There’s no denying that at this point, tech outlets must participate discussions that impact the world. After all, tech is intimately entwined with the platforms people use to break news today (Twitter, Facebook, email, and other social media). If humans never had an inclination towards tech, we would have never had access to these new and more direct avenues of sharing news either.

8 thoughts on “How Tech Covered the Elections

  1. I liked the Tech centered focus on the election coverage, since I didn’t follow it, it was an interesting read for me, also a welcome change from the usual analysis of the Washington Post, NYT etc.I really liked the links to Buzzfeed’s best articles, this was a nice aggregation of all the great online coverage of the election, for people that missed it! Also it shows you the growing importance of Tech, when you realize that the re-elected President of the United States, tweeted his acceptance, before he even gave his acceptance speech!.. All hail the new wave!

    • Thanks, Sameepa! I guess I’ve been entrenched in tech for so long that I’m always surprised when regular readership refers to these sources as “nontraditional.” I’m biased, of course, but I do believe that the best way to consume the news nowadays is in a socially curated, real-time fashion—as long as the commentary is satisfyingly critical, that is.

      It’s a tall order for today’s bloggers, having to produce so quickly yet still manage to be incredibly insightful. But some of the best online writers I know can keep up with that mandate effortlessly.

  2. This makes me wonder – stations people watch are often compared to get an idea of what direction the country is leaning (Fox News audience V CNN’s) – if people are turning towards web content for stuff like election coverage, does this skew the result of TV audience polls? I also can’t help but wonder what the party line breakdown is for tv viewers v. interweb techies.

    • Good points here, Mary. I’m not aware of any studies on the political leanings of the online audience, but I’d hazard a guess that proportionally, there would be more liberal news outlets online? Agree that it would be interesting to see how that affects TV audiences.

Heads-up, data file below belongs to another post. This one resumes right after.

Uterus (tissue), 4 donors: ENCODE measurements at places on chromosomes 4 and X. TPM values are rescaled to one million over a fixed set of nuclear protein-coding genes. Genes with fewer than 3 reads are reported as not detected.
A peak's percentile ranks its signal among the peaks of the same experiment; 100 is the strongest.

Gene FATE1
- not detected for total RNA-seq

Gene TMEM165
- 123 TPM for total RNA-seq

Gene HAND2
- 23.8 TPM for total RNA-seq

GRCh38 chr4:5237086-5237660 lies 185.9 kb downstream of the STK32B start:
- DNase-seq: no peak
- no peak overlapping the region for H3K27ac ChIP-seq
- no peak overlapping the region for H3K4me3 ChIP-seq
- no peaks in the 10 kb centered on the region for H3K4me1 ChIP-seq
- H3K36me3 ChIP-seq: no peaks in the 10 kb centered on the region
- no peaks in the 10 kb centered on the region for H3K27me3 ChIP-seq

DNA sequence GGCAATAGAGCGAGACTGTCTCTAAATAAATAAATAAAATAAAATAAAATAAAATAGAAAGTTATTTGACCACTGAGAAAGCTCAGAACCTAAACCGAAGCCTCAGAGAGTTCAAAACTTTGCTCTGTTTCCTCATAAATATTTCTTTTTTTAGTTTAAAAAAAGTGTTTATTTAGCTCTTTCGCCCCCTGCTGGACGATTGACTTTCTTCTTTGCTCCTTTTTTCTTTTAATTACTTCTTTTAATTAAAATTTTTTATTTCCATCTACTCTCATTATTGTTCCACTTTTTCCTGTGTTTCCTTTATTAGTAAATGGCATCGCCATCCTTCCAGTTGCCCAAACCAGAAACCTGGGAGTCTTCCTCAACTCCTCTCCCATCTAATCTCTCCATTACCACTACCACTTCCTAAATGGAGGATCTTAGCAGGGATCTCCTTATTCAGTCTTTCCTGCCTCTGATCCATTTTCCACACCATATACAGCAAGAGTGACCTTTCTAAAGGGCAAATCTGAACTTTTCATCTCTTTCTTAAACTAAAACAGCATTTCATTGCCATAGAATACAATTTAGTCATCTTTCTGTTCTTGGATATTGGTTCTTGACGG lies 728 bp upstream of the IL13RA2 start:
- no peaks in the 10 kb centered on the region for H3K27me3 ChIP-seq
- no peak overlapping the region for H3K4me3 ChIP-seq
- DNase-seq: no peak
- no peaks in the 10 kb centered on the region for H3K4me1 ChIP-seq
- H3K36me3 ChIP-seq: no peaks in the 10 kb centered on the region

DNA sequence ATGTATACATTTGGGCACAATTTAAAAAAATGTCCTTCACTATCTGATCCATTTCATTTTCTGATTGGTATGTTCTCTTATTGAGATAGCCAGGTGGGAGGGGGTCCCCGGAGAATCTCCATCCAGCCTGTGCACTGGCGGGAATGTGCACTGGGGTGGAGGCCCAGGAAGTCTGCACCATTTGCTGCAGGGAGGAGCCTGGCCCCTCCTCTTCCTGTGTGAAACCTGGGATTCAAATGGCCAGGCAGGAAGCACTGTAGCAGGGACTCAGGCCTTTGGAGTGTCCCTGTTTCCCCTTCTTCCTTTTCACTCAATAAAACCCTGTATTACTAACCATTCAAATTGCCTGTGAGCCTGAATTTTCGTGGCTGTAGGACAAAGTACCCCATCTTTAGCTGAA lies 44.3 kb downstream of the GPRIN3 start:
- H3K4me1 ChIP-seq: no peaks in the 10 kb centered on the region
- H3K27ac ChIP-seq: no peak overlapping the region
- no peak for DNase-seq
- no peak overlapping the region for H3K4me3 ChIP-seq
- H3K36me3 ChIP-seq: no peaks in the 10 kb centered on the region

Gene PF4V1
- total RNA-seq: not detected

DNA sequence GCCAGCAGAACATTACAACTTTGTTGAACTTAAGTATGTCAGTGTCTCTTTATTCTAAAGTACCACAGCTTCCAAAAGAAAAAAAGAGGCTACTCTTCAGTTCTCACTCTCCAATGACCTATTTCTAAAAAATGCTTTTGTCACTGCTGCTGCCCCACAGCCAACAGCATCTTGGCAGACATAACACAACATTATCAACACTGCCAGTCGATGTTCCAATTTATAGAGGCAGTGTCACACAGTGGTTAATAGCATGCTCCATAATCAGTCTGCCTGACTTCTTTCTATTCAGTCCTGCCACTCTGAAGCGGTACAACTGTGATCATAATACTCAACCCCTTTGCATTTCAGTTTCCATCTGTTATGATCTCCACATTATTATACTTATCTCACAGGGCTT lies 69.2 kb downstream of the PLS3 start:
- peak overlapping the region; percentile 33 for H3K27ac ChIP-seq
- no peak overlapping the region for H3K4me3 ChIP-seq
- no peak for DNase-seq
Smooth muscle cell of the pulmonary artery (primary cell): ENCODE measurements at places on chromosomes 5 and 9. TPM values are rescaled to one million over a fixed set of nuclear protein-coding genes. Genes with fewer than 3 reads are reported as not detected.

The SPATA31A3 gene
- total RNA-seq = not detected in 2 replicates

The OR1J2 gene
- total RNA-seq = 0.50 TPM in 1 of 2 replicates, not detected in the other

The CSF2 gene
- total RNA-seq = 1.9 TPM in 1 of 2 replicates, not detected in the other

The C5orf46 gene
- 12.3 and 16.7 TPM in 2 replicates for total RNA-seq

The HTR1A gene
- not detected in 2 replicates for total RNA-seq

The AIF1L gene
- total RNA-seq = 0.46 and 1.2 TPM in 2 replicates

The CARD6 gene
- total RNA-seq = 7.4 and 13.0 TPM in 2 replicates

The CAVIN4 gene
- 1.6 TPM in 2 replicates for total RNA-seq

That said, some online sources are known for leaning towards the right. Drudge Report is one. And of course, the online versions of the NYPost and Fox News. Plus, a host of personalities on Twitter are hard conservatives.

      During the debates, Slate.com had an interesting section called The Instant Spin Room, which showed a side-by-side comparison of liberal and conservative Twitterers (Tweeters? Oy). It let readers track what both sides were thinking as the debates unfolded live. Here’s a link to the last Presidential debate in case you were interested: http://www.slate.com/articles/news_and_politics/politics/2012/10/_2012_final_debate_mitt_romney_and_barack_obama_face_off_pundits_react_on.html

  3. hey, this is such an interesting question…the political leanings of most online viewers of election coverage. I ran across this, which is different, but related. It’s a report on online video ads by presidential candidates in the 2012 election.

    From the report: “The 2012 presidential race has generated well over 115 million views this cycle. Barack Obama and Democrats claim the majority of this visibility with 65 million views, with Team Obama responsible for over 54 million views, more than all conservative groups combined. Paid media has helped Team Obama, driving at least 13 million views this cycle, more than any other group in the race. Mitt Romney has paid for at least 4.2 million views.”

    http://www.iab.net/media/file/The_2012_Online_Video_Presidential_Ads_Report.pdf

    great blog Davey!

  4. I was really interested in how the networks used tech – the various interactive touchscreen maps of poll/voting results, voter turnout. But I hadn’t even considered how the tech sites were covering the election, and how much Twitter impacted the overall result. I can only imagine how much tech will impact future elections.

    • Yes, it’ll be interesting to see how that plays out… though at least on the front of electronic voting, I don’t think we’ll see the method get much play soon. How do you ensure complete security against hackers for such an important electronic transaction?